The Little Mermaid came out in 1990 and quickly became one of my favorites by Disney.  I have always loved the music fr om this movie which may have distracted me from investigating the messages it presents more closely.  Messages which I grasped when it first aired included: the dissatisfaction of “staying in your place”; the mantra there  is no sacrifice too big for love; and evil will try to foil your plan.  Ariel, protagonist mermaid, pined for life as a human and even though all of her friends warned that humans were bad she was determined to become one.  Dissatisfied living “under the sea” and enthralled with the mysterious lives of humans Ariel collects the artifacts of men and dreams of a day when she can walk and dance with a human man.   She longed to be a “part of their world” and made sacrifices in order to be near her prince. Ariel had one special gift, her voice, which was appreciated by all and envied by an evil sea witch.  This witch made a bargain with the mermaid to exchange her voice for 3 days as a human with the promise that if the prince kisses her, she will remain human.  When Ariel argues that she must have her voice in order to win the heart of her man, the witch reminds her that men don’t want to hear her talk; rather her looks, smile, and body language will suffice.  When the sea witch sings  “Poor Unfortunate Souls”  her incantations take on results similar to those promised today through cosmetic surgery.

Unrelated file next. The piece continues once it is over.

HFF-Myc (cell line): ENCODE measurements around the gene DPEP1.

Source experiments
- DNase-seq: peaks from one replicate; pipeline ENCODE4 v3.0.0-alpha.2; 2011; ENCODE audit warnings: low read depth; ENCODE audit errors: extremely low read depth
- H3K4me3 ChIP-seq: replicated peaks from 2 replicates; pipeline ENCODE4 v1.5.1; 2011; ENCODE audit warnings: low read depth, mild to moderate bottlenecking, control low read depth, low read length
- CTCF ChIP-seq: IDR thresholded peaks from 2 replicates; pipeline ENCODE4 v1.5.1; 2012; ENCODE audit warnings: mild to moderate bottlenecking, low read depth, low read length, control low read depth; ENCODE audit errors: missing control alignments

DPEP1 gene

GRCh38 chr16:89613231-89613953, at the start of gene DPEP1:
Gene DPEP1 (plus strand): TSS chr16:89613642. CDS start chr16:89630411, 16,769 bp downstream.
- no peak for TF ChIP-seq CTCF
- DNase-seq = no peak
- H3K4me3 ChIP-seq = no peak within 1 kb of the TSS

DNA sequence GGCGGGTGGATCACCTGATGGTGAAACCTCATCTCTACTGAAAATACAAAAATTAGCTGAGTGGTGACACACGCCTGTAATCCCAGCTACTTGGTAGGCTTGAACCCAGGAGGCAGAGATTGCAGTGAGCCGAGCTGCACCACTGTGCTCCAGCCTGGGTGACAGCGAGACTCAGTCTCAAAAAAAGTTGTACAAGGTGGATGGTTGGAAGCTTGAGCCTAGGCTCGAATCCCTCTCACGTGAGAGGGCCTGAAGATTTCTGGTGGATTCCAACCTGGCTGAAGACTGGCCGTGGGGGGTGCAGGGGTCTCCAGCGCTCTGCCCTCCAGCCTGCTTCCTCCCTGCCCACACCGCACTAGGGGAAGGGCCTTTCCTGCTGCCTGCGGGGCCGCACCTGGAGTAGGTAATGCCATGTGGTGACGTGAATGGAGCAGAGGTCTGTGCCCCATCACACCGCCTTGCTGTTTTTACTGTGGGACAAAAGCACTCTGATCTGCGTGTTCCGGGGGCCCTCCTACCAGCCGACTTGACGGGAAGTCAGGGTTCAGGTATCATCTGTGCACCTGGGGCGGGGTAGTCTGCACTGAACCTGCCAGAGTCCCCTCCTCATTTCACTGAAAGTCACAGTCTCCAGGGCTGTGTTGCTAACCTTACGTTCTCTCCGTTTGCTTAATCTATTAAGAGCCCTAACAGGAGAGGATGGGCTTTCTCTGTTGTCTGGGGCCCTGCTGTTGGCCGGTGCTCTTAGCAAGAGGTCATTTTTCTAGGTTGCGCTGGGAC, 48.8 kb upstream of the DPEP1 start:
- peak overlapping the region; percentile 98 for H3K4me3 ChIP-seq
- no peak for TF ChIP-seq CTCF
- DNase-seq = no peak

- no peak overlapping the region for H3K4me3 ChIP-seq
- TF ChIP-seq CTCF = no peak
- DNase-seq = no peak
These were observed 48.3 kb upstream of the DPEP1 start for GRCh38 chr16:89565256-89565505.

Life as a human is not the romantic picture Arial imagines.  Humans, in particular men are hard to figure out and a little dense if the prince is a typical specimen.  When Ariel fails to seal the deal with a kiss, she realizes that she will never be human.  It is when she finally gives up on her dream to be with her prince that fate brings her the opportunity to save his life and be loved and accepted by him.  In the end, Ariel regains her voice and marries the handsome human prince with the consent of her father, family, and friends.  This is a fairy tale, a fairly tale about mermaids but also a lesson to young women about the traits which men will value in them.


The Hip-Hop culture and Rap music are more difficult for me to identify, the graphic sexual and violent nature of it is difficult for me to listen to.  The sexualization and objectification of women is readily apparent in this media and exampled by Ludicris, and Lil Wayne.  Because the messages are not packaged with talking ocean life and catchy tunes the devaluing of womens underscores the lyrics.   Songs by these Rap artists feature the objectification of women through violence, sex, and  an openly confrontational frustration with society.  Lyrics continually reinforce the need to prove virility, control of or domination of a woman. and the ability to make a lot of money while rebelling against the system.  As a female, the images and expectations presented by Disney and rap artists are contradictory at a surface level.  On closer examination both forms of entertainment media send girls and women clear messages of conformity, silence, subservience and sexuality.